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Control of functional movements in healthy and post-stroke subjects: Role of neural interlimb coupling


Dietz, Volker; Schrafl-Altermatt, Miriam (2016). Control of functional movements in healthy and post-stroke subjects: Role of neural interlimb coupling. Clinical Neurophysiology, 127(5):2286-2293.

Abstract

In recent years it has become evident that, in a number of functional movements, synergistically acting limbs become task-specifically linked by a soft-wired 'neural coupling' mechanism (e.g. the legs during balancing, the arms and legs during gait and both arms during cooperative hand movements). Experimentally this mechanism became evident by the analysis of reflex responses as a marker for a neural coupling. It is reflected by the task-specific appearance of reflex EMG responses to non-noxious nerve stimulation, not only in muscles of the stimulated limb, but also, with same long latency, in muscles of meaningful coupled (contralateral) limb(s). After a stroke, nerve stimulation of the unaffected limb during such cooperative tasks is followed by EMG responses in muscles of the (contralateral) coupled affected limb, i.e. unaffected motor centres support synergistically acting movements of the paretic limb. In contrast, following stimulation of the affected limb, no contralateral responses appear due to defective processing of afferent input. As a consequence, it may be therapeutically possible to strengthen the influence of unaffected motor centres on the performance of affected limb movements through training of cooperative limb movements required during activities of daily living.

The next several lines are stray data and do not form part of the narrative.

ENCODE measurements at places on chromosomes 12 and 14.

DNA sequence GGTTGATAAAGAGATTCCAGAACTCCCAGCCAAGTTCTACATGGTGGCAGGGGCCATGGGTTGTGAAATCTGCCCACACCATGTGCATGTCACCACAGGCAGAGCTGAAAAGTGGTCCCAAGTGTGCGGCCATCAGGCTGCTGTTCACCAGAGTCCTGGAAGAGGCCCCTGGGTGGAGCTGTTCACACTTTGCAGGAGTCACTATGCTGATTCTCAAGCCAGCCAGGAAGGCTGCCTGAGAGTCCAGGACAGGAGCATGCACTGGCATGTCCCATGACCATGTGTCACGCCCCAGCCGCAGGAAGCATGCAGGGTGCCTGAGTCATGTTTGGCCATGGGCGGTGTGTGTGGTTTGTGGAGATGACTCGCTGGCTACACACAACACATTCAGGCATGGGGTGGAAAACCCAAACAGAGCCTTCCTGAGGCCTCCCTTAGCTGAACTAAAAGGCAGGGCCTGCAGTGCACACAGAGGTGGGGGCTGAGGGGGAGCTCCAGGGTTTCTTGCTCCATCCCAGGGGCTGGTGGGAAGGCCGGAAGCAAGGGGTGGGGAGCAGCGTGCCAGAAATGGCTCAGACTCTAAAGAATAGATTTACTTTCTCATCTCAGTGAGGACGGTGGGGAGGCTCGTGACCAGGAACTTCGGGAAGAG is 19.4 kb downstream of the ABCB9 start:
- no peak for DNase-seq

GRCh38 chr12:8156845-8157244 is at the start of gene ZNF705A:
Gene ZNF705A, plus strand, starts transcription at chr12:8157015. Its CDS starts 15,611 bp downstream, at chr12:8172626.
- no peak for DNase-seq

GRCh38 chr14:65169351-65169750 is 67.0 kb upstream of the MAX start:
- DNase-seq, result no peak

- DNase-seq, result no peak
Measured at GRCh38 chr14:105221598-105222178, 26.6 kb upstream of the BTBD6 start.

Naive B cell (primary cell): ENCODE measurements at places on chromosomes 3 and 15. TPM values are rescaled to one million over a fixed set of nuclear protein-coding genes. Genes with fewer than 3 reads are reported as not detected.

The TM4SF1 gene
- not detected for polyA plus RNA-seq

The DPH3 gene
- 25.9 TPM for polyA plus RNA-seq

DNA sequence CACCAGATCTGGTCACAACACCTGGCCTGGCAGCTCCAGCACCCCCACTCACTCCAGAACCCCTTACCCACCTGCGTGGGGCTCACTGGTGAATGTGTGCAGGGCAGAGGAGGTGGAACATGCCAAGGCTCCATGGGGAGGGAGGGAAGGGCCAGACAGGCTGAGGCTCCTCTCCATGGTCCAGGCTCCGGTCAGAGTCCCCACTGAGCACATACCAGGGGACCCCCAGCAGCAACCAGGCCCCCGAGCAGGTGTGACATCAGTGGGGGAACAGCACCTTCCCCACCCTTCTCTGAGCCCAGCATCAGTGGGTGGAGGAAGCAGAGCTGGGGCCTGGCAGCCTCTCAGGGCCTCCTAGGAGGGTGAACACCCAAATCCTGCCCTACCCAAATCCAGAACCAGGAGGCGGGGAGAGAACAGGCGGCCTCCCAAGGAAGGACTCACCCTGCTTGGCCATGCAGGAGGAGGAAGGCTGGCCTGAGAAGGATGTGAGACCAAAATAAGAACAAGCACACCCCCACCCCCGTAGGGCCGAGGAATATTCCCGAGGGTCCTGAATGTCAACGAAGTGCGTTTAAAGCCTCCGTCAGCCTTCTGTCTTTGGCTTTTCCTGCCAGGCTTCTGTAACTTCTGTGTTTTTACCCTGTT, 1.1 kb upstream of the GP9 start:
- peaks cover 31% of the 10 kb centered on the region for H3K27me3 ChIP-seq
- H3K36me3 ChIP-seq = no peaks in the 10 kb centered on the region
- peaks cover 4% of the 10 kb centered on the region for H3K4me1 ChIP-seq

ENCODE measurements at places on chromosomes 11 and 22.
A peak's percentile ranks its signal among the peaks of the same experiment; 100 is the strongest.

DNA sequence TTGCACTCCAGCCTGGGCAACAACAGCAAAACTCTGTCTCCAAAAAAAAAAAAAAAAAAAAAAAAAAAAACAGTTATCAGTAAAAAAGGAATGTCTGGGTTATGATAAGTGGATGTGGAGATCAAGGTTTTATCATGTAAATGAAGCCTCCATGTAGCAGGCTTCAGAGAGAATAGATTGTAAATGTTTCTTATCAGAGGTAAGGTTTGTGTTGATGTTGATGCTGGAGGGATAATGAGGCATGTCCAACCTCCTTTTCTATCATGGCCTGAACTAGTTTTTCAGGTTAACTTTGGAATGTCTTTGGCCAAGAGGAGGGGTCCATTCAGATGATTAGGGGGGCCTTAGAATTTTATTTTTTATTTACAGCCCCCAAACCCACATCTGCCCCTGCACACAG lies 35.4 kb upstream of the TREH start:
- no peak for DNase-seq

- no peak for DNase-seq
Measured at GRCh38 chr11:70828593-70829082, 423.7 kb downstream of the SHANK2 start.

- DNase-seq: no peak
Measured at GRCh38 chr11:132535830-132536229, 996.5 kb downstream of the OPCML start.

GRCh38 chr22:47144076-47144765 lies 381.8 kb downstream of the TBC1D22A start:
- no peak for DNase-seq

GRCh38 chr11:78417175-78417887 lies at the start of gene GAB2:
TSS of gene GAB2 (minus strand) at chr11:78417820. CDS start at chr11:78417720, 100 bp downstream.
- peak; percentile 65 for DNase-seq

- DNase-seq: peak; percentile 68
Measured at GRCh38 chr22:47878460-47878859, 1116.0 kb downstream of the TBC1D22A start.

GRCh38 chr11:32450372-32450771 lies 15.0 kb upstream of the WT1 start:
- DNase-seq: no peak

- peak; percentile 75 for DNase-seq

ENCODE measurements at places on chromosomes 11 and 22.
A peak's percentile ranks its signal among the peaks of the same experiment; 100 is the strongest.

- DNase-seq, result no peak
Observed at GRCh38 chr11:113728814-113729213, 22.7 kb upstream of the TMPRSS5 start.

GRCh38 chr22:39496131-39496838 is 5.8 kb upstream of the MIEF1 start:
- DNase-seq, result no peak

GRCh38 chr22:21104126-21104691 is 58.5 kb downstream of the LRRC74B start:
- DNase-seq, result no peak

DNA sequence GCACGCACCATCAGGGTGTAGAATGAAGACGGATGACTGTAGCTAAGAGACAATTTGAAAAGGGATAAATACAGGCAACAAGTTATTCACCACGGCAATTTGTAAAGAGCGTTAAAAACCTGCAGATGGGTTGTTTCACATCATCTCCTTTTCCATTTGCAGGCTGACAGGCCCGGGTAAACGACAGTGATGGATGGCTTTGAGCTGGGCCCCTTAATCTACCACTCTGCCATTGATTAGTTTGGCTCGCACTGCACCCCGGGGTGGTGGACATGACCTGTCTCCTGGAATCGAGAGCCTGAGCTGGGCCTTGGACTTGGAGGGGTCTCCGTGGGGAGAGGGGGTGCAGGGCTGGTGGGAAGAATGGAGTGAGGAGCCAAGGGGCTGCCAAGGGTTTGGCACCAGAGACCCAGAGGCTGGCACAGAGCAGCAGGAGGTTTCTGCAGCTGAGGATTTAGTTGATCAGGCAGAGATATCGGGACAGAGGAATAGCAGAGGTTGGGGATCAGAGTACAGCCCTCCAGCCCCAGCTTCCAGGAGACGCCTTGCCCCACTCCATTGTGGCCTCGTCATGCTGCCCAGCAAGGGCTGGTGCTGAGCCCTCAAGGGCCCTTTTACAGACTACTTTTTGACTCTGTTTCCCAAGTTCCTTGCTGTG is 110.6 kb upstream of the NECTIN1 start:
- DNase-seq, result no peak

Abstract

In recent years it has become evident that, in a number of functional movements, synergistically acting limbs become task-specifically linked by a soft-wired 'neural coupling' mechanism (e.g. the legs during balancing, the arms and legs during gait and both arms during cooperative hand movements). Experimentally this mechanism became evident by the analysis of reflex responses as a marker for a neural coupling. It is reflected by the task-specific appearance of reflex EMG responses to non-noxious nerve stimulation, not only in muscles of the stimulated limb, but also, with same long latency, in muscles of meaningful coupled (contralateral) limb(s). After a stroke, nerve stimulation of the unaffected limb during such cooperative tasks is followed by EMG responses in muscles of the (contralateral) coupled affected limb, i.e. unaffected motor centres support synergistically acting movements of the paretic limb. In contrast, following stimulation of the affected limb, no contralateral responses appear due to defective processing of afferent input. As a consequence, it may be therapeutically possible to strengthen the influence of unaffected motor centres on the performance of affected limb movements through training of cooperative limb movements required during activities of daily living.

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Additional indexing

Item Type:Journal Article, refereed, further contribution
Communities & Collections:04 Faculty of Medicine > Balgrist University Hospital, Swiss Spinal Cord Injury Center
Dewey Decimal Classification:610 Medicine & health
Language:English
Date:May 2016
Deposited On:11 Nov 2016 08:22
Last Modified:12 Nov 2016 08:35
Publisher:Elsevier
ISSN:1388-2457
Publisher DOI:https://doi.org/10.1016/j.clinph.2016.02.014
PubMed ID:27072101

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